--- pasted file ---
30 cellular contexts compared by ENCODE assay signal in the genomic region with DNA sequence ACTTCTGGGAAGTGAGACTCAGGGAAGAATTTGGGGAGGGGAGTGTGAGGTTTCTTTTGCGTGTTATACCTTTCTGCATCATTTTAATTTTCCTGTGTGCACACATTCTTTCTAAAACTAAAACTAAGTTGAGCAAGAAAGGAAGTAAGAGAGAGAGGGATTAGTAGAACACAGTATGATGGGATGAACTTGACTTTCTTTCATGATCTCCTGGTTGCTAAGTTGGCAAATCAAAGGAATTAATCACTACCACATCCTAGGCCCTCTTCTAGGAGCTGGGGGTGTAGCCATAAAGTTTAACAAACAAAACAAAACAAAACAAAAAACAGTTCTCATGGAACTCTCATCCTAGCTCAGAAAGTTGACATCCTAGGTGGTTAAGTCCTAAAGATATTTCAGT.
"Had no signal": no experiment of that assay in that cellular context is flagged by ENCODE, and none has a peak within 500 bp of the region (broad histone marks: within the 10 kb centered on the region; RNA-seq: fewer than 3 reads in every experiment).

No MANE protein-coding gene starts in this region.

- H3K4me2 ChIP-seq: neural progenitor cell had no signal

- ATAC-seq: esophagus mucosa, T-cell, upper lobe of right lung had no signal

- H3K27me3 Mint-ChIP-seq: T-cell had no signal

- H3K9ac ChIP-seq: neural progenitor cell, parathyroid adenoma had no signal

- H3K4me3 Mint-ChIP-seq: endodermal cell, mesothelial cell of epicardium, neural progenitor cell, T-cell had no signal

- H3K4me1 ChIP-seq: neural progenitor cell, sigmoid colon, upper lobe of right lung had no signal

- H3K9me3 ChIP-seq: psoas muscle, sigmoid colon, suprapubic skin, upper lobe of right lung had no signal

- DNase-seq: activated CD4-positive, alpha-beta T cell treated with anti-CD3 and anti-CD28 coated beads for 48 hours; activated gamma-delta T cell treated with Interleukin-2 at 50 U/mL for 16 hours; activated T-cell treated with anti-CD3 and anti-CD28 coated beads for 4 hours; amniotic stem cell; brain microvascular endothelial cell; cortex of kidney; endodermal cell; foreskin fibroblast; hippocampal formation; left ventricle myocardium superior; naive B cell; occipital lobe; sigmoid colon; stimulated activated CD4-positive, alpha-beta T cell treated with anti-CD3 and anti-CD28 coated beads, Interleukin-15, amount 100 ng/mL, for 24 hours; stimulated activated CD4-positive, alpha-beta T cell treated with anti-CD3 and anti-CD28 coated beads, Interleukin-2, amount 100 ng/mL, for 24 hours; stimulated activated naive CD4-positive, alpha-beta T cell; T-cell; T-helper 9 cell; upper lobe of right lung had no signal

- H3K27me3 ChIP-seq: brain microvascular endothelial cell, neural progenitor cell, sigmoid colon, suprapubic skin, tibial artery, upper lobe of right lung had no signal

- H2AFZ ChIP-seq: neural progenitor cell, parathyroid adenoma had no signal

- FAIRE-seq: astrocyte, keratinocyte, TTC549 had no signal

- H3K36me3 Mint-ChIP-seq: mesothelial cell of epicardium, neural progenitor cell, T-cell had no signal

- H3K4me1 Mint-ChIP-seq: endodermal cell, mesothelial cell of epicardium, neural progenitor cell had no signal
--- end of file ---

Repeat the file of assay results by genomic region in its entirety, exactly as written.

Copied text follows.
30 cellular contexts compared by ENCODE assay signal in the genomic region with DNA sequence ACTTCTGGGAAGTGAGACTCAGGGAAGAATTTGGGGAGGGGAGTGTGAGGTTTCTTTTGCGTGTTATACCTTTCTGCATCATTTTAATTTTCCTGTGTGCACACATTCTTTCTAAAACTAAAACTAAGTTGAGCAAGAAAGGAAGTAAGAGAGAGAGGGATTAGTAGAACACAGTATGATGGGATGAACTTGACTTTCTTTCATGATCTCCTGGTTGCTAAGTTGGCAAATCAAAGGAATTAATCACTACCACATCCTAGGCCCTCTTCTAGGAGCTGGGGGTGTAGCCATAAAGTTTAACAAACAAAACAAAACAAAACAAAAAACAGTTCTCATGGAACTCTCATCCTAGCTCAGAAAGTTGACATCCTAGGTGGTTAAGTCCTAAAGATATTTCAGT.
"Had no signal": no experiment of that assay in that cellular context is flagged by ENCODE, and none has a peak within 500 bp of the region (broad histone marks: within the 10 kb centered on the region; RNA-seq: fewer than 3 reads in every experiment).

No MANE protein-coding gene starts in this region.

- H3K4me2 ChIP-seq: neural progenitor cell had no signal

- ATAC-seq: esophagus mucosa, T-cell, upper lobe of right lung had no signal

- H3K27me3 Mint-ChIP-seq: T-cell had no signal

- H3K9ac ChIP-seq: neural progenitor cell, parathyroid adenoma had no signal

- H3K4me3 Mint-ChIP-seq: endodermal cell, mesothelial cell of epicardium, neural progenitor cell, T-cell had no signal

- H3K4me1 ChIP-seq: neural progenitor cell, sigmoid colon, upper lobe of right lung had no signal

- H3K9me3 ChIP-seq: psoas muscle, sigmoid colon, suprapubic skin, upper lobe of right lung had no signal

- DNase-seq: activated CD4-positive, alpha-beta T cell treated with anti-CD3 and anti-CD28 coated beads for 48 hours; activated gamma-delta T cell treated with Interleukin-2 at 50 U/mL for 16 hours; activated T-cell treated with anti-CD3 and anti-CD28 coated beads for 4 hours; amniotic stem cell; brain microvascular endothelial cell; cortex of kidney; endodermal cell; foreskin fibroblast; hippocampal formation; left ventricle myocardium superior; naive B cell; occipital lobe; sigmoid colon; stimulated activated CD4-positive, alpha-beta T cell treated with anti-CD3 and anti-CD28 coated beads, Interleukin-15, amount 100 ng/mL, for 24 hours; stimulated activated CD4-positive, alpha-beta T cell treated with anti-CD3 and anti-CD28 coated beads, Interleukin-2, amount 100 ng/mL, for 24 hours; stimulated activated naive CD4-positive, alpha-beta T cell; T-cell; T-helper 9 cell; upper lobe of right lung had no signal

- H3K27me3 ChIP-seq: brain microvascular endothelial cell, neural progenitor cell, sigmoid colon, suprapubic skin, tibial artery, upper lobe of right lung had no signal

- H2AFZ ChIP-seq: neural progenitor cell, parathyroid adenoma had no signal

- FAIRE-seq: astrocyte, keratinocyte, TTC549 had no signal

- H3K36me3 Mint-ChIP-seq: mesothelial cell of epicardium, neural progenitor cell, T-cell had no signal

- H3K4me1 Mint-ChIP-seq: endodermal cell, mesothelial cell of epicardium, neural progenitor cell had no signal